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Unlimited connections and devices are allowed.
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A proxy server, or a “proxy,” is a device that acts as a gateway between a local network (e.g., all the computers at one company or in one building) and a larger-scale network such as the Internet. When you try to access a website or any other resource available from various servers over the Internet, your computer sends a request to the proxy server, which then processes the request and returns the result you were looking for. Proxies are used for a number of reasons such as to filter web content, to go around restrictions such as parental blocks, to screen downloads and uploads and to provide privacy when surfing the Internet. If you want to browse privately, using a proxy can hide your IP address. For example, if you visit a website via a proxy server, the website will see a request from the proxy IP rather than your own, which makes it difficult (but not impossible) to track you.
A personal Virtual Private Network (VPN) refers to a network solution that is used to encrypt users’ Internet traffic and mask their online identity by hiding their IP address. Therefore, the main purpose of this technology is to help you stay secure and private when browsing the Internet. How does it work? Typically, when you connect to the Internet, your Internet Service Provider (ISP) receives the request and redirects you to the website you intend to visit. As your Internet traffic passes through your ISP, they can see everything you do online. What’s more, they can track users’ behavior and sell their personal details to advertisers and other third parties. Here’s when a VPN comes into play. It redirects your Internet traffic through a remote VPN server, this way hiding your IP address and encrypting all of the information that is sent or received. With a VPN on, all the data you send and receive travels via an encrypted tunnel, so that nobody can steal your private information or spy on your online activities.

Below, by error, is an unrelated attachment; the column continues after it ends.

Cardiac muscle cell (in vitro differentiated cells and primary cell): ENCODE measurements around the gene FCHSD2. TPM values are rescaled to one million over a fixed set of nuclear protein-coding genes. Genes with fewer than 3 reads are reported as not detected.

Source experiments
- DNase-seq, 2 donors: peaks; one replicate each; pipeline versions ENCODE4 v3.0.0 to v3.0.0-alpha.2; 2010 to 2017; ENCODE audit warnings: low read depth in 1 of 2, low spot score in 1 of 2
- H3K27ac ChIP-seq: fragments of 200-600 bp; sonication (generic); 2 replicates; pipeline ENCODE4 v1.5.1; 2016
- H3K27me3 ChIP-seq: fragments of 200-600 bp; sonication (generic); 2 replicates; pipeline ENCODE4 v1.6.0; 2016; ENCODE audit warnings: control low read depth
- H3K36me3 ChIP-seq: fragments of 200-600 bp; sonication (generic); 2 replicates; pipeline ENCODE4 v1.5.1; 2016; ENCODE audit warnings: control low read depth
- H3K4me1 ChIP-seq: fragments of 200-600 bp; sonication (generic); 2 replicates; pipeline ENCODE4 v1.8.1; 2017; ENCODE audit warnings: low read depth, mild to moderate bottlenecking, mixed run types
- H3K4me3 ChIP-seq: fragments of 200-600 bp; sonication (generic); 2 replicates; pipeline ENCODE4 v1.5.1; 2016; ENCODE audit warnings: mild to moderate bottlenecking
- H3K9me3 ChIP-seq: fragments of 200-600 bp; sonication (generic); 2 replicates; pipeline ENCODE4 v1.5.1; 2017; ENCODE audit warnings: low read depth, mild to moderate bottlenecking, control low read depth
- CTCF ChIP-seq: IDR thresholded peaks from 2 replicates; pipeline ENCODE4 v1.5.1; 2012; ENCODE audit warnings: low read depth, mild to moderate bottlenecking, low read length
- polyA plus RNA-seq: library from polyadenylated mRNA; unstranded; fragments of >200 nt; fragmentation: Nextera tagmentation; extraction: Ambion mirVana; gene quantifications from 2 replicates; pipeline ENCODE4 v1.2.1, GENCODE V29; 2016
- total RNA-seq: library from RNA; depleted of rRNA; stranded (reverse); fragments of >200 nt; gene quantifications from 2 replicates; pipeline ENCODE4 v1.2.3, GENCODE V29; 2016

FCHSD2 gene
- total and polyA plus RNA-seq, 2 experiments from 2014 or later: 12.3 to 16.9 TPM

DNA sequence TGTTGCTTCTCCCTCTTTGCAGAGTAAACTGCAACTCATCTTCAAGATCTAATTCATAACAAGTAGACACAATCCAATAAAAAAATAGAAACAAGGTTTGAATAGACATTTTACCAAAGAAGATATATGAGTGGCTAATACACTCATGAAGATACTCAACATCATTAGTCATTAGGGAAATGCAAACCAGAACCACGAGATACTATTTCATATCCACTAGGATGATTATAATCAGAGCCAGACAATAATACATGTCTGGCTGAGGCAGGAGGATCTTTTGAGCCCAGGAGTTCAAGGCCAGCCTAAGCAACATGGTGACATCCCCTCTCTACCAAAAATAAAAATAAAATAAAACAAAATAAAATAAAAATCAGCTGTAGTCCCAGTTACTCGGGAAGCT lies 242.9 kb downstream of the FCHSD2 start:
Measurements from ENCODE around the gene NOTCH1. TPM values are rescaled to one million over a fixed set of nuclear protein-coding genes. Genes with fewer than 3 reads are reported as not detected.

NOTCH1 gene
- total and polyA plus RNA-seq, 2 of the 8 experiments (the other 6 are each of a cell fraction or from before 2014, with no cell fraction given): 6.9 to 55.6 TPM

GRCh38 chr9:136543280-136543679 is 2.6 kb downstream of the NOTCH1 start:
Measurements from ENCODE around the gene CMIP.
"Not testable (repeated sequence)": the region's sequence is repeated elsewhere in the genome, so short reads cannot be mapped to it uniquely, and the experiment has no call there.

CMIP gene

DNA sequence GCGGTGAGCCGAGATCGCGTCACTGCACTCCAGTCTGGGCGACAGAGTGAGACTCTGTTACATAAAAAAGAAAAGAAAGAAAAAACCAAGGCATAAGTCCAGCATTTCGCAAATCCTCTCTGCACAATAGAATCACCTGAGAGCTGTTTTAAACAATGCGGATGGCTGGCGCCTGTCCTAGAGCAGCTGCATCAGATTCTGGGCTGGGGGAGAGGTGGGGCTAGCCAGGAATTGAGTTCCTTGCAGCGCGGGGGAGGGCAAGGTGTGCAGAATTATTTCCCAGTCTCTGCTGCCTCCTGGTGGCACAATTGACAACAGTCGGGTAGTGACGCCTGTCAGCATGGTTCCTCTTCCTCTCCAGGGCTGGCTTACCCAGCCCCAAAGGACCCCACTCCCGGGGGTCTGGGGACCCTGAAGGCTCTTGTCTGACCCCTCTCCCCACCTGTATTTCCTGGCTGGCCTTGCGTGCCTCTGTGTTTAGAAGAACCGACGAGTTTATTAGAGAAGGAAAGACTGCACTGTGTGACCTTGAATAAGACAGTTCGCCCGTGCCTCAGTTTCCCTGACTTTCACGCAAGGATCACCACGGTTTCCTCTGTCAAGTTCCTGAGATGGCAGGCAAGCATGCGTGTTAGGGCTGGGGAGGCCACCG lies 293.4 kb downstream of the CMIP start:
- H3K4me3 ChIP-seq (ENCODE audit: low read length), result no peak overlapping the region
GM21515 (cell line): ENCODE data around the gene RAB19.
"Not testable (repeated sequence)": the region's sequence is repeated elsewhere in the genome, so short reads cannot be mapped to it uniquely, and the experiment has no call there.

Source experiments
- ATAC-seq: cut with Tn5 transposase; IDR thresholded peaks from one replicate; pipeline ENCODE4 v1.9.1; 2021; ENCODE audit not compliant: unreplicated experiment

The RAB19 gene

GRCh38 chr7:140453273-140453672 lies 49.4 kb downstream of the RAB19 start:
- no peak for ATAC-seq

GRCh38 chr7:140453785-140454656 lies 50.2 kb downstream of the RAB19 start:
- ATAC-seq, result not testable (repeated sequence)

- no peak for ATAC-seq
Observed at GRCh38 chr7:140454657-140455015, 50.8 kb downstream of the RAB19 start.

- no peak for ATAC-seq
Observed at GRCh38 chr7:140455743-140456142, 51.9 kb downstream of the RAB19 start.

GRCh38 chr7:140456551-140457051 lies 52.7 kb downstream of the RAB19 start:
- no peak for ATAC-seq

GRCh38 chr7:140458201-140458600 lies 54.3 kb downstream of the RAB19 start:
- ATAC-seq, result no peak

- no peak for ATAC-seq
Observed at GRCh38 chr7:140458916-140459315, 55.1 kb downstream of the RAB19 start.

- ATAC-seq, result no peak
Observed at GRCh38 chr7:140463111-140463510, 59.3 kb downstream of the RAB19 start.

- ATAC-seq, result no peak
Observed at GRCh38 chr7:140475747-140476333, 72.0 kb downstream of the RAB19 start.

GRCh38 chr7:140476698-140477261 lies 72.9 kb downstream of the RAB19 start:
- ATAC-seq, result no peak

Virtual private network technology is based on the concept of tunneling. VPN tunneling involves generating and retaining a logical network connection (which may contain intermediate hops). In this connection, packets built in a specific VPN protocol format are encapsulated inside some other base or carrier protocol, then transmitted between server and VPN client and finally de-encapsulated on the receiving side. For Internet-based Virtual Private Networks, packets in one of several VPN protocols are encapsulated within (IP) packets. VPN protocols also support encryption and authentication to keep the tunnels secure.